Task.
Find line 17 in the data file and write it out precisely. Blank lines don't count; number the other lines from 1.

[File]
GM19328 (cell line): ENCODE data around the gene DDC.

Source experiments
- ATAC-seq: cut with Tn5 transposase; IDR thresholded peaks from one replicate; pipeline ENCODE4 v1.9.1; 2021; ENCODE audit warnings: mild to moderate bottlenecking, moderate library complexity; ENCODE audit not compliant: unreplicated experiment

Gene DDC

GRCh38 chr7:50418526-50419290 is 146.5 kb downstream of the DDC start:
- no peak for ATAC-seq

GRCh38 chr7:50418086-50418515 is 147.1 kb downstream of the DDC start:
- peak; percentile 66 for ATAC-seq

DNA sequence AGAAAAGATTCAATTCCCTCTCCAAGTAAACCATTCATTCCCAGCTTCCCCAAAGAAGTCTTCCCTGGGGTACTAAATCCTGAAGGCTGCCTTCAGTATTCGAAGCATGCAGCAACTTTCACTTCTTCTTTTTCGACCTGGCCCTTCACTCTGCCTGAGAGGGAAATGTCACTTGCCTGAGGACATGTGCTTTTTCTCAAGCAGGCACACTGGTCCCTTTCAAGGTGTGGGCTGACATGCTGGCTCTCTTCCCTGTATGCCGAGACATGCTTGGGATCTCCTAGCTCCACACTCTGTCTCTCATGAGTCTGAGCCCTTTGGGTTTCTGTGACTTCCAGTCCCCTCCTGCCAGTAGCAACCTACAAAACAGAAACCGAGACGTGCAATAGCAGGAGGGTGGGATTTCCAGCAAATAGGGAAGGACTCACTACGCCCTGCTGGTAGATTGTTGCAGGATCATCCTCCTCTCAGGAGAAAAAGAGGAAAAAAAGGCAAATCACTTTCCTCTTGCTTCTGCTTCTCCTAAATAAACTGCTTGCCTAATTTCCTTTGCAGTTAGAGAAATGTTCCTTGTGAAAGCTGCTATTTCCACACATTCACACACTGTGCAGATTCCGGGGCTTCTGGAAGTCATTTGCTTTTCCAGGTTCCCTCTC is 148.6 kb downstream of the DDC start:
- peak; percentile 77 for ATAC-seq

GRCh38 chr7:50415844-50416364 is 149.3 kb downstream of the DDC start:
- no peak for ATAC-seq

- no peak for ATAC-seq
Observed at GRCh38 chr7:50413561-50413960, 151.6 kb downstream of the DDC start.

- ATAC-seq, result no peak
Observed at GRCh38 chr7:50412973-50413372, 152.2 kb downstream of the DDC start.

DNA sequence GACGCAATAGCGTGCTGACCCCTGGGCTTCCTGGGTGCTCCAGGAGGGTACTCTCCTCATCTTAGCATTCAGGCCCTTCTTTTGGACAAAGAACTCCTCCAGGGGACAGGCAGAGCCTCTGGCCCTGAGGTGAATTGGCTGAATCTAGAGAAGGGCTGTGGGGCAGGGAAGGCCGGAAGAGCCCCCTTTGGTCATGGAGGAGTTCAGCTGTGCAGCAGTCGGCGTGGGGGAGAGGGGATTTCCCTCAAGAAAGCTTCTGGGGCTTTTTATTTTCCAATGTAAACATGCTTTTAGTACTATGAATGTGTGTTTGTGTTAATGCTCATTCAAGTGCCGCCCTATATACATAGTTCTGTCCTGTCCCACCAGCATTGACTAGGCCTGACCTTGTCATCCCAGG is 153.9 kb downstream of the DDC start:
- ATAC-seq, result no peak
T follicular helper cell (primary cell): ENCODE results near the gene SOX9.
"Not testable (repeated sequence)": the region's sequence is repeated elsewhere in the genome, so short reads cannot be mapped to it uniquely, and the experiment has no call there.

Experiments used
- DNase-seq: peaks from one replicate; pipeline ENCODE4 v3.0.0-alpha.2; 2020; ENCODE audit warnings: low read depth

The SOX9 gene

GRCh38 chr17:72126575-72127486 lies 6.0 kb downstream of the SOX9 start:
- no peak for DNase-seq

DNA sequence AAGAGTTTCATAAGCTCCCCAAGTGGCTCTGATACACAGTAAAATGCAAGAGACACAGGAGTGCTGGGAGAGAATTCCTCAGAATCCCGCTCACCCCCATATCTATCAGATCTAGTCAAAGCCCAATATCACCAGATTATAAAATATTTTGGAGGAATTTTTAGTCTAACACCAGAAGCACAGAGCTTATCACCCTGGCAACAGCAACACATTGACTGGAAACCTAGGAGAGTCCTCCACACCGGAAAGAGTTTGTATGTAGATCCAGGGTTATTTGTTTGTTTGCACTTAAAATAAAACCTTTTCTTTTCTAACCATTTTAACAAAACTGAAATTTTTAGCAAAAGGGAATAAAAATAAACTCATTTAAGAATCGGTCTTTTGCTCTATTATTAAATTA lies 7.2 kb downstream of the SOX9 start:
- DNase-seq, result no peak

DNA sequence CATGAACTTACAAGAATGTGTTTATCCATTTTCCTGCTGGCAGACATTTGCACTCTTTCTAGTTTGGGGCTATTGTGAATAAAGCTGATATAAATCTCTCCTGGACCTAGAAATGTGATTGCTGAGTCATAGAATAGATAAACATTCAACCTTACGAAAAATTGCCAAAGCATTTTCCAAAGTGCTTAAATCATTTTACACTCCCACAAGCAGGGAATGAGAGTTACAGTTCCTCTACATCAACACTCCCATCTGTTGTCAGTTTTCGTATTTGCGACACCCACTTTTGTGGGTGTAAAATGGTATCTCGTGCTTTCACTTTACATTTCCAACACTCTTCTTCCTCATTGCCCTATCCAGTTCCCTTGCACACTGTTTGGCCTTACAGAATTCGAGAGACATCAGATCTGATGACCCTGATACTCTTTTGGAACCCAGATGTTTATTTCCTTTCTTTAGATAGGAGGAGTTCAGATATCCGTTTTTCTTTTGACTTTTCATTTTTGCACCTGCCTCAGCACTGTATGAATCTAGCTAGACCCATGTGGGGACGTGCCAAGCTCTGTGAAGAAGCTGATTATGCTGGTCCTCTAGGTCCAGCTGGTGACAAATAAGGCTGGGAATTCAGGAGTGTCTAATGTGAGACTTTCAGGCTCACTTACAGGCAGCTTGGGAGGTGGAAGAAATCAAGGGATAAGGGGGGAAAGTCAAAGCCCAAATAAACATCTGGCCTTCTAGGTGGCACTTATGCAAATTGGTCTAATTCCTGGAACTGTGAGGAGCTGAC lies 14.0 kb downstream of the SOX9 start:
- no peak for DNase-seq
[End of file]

DNA sequence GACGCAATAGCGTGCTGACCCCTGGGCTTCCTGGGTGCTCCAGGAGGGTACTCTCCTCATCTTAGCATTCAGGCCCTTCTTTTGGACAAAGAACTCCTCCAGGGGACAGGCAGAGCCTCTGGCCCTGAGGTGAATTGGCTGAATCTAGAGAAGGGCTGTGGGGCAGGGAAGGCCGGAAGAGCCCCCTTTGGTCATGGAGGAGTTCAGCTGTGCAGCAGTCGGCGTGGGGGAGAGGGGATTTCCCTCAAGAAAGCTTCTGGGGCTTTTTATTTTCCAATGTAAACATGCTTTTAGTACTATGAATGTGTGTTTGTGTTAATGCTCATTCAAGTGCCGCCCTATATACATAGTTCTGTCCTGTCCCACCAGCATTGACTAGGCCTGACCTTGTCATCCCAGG is 153.9 kb downstream of the DDC start: